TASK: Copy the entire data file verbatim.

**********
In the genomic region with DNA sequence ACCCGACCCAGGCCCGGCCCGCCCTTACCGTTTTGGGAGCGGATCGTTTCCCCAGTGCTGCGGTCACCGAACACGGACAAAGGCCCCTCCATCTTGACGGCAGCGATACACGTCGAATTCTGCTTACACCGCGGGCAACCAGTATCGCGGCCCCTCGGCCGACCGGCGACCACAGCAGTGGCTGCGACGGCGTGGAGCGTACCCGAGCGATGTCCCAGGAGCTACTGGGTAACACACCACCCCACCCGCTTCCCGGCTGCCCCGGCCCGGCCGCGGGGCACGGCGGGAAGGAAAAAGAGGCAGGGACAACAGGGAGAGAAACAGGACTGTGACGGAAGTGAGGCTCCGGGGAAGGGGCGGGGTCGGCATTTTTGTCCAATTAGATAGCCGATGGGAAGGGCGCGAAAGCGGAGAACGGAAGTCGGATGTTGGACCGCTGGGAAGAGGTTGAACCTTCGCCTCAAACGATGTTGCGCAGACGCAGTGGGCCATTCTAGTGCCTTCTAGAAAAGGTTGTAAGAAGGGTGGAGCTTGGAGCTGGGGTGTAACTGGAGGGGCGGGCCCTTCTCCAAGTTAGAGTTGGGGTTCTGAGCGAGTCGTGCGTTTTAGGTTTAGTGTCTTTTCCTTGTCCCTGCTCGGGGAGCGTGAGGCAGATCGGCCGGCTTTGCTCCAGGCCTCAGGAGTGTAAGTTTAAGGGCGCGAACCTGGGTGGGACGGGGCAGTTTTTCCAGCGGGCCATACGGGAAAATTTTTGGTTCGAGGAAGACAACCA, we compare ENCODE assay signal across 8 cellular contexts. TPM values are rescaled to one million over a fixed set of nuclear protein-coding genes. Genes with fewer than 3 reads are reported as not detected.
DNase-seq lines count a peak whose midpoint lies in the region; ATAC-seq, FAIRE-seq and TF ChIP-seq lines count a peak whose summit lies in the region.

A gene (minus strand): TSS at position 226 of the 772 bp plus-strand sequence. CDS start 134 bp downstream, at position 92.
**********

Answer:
In the genomic region with DNA sequence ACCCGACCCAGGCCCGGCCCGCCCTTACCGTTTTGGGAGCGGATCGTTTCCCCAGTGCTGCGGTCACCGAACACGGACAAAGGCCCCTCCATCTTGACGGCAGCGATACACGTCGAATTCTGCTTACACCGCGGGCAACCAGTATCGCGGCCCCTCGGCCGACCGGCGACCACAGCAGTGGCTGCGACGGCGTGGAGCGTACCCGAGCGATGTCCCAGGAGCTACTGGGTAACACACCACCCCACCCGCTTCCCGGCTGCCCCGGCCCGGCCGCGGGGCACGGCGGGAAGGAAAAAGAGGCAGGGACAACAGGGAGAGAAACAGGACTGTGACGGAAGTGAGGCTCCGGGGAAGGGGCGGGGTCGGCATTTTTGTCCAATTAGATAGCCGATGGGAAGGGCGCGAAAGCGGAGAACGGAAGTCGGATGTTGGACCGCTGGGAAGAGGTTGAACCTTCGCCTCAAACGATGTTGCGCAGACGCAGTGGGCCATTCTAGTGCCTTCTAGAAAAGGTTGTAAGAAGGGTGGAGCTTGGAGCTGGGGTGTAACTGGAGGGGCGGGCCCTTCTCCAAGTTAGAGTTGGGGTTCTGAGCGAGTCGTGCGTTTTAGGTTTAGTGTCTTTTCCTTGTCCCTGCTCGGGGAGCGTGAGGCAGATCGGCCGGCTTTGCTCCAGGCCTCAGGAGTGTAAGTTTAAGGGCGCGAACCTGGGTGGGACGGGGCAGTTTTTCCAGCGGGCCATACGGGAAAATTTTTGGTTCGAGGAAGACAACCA, we compare ENCODE assay signal across 8 cellular contexts. TPM values are rescaled to one million over a fixed set of nuclear protein-coding genes. Genes with fewer than 3 reads are reported as not detected.
DNase-seq lines count a peak whose midpoint lies in the region; ATAC-seq, FAIRE-seq and TF ChIP-seq lines count a peak whose summit lies in the region.

A gene (minus strand): TSS at position 226 of the 772 bp plus-strand sequence. CDS start 134 bp downstream, at position 92.